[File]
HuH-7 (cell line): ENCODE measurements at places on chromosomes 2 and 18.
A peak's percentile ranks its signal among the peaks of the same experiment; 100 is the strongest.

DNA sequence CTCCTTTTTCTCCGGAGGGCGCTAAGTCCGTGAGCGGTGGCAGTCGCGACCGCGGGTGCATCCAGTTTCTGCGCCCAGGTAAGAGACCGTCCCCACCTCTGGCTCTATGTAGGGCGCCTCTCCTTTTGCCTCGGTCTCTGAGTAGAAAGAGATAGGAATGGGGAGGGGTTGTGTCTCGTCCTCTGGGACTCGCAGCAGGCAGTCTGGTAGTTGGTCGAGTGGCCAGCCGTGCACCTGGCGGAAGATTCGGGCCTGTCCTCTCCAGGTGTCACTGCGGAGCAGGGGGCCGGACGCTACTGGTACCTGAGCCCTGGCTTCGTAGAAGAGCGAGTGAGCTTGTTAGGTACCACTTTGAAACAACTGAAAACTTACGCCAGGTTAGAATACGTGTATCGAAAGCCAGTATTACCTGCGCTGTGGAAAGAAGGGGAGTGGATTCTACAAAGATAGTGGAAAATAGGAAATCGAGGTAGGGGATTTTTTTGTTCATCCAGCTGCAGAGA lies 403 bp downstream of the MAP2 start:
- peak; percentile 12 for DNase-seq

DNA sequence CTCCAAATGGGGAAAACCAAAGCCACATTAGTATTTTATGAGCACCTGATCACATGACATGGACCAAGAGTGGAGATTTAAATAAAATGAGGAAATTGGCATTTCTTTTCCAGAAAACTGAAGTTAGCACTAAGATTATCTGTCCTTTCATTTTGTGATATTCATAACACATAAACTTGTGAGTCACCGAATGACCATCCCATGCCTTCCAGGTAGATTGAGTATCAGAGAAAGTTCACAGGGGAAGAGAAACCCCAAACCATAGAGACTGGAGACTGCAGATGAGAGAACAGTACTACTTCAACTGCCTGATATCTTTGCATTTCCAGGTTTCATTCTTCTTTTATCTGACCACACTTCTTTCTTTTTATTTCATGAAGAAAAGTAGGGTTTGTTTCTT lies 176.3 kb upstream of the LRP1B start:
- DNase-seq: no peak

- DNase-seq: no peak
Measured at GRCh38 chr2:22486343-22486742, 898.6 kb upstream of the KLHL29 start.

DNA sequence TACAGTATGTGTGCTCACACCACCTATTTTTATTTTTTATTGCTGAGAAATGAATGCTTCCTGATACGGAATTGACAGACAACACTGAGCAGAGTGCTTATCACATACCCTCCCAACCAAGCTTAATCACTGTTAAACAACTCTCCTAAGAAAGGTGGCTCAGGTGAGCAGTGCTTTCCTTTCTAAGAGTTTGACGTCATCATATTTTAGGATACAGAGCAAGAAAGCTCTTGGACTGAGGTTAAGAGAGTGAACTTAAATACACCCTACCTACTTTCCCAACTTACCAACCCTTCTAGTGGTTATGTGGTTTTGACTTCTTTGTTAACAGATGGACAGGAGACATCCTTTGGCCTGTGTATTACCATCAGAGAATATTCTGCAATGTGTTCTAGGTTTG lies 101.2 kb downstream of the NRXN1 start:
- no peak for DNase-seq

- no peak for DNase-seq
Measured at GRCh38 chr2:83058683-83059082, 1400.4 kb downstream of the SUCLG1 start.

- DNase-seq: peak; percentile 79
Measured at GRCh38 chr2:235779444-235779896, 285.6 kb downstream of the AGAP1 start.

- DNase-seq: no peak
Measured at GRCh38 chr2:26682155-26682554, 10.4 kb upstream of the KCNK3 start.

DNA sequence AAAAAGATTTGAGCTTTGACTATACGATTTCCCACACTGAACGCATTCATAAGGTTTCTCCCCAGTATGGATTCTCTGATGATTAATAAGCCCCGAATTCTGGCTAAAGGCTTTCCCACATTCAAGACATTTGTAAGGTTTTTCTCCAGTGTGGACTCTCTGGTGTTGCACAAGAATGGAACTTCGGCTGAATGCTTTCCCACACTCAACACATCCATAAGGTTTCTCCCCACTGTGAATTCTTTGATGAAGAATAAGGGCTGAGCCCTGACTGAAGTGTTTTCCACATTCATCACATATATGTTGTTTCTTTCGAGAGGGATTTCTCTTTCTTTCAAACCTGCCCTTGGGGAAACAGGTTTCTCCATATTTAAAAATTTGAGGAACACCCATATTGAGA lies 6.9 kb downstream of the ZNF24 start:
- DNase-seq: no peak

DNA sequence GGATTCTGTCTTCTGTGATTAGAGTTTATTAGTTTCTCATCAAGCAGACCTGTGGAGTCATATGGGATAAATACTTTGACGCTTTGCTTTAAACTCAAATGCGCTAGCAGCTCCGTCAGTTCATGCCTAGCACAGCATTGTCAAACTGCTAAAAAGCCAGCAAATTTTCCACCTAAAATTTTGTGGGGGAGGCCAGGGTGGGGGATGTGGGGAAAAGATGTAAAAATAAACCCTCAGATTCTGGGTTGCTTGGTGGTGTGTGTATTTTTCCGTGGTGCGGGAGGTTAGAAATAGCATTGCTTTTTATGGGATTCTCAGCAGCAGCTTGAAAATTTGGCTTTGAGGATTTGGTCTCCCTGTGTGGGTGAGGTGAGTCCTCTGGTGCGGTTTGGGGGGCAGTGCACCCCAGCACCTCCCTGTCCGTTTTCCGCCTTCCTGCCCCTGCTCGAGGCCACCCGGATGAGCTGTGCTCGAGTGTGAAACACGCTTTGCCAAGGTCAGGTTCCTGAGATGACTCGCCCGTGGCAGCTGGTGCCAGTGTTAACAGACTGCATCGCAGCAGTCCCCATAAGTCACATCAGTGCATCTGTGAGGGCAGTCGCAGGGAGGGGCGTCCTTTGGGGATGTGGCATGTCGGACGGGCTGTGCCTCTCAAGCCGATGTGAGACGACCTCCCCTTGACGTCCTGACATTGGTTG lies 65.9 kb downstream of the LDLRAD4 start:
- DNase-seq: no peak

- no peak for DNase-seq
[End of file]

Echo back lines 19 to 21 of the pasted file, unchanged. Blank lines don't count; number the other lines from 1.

DNA sequence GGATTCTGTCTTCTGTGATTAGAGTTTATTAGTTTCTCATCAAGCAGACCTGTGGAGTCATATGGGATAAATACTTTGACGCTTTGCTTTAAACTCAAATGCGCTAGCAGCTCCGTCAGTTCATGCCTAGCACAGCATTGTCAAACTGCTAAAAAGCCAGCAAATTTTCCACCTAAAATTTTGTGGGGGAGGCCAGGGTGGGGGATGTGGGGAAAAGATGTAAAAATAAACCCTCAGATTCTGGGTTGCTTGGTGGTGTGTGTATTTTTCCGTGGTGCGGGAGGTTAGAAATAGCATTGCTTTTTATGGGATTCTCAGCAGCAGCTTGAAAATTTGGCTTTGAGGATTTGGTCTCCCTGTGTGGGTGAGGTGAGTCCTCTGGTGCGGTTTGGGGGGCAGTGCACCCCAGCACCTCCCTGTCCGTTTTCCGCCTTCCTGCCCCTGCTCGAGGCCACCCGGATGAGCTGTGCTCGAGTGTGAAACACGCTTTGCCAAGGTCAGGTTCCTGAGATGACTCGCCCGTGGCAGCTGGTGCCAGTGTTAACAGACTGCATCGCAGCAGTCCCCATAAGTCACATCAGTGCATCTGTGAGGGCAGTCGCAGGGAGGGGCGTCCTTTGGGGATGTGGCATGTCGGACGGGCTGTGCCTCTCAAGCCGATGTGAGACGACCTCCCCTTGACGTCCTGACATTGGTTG lies 65.9 kb downstream of the LDLRAD4 start:
- DNase-seq: no peak

- no peak for DNase-seq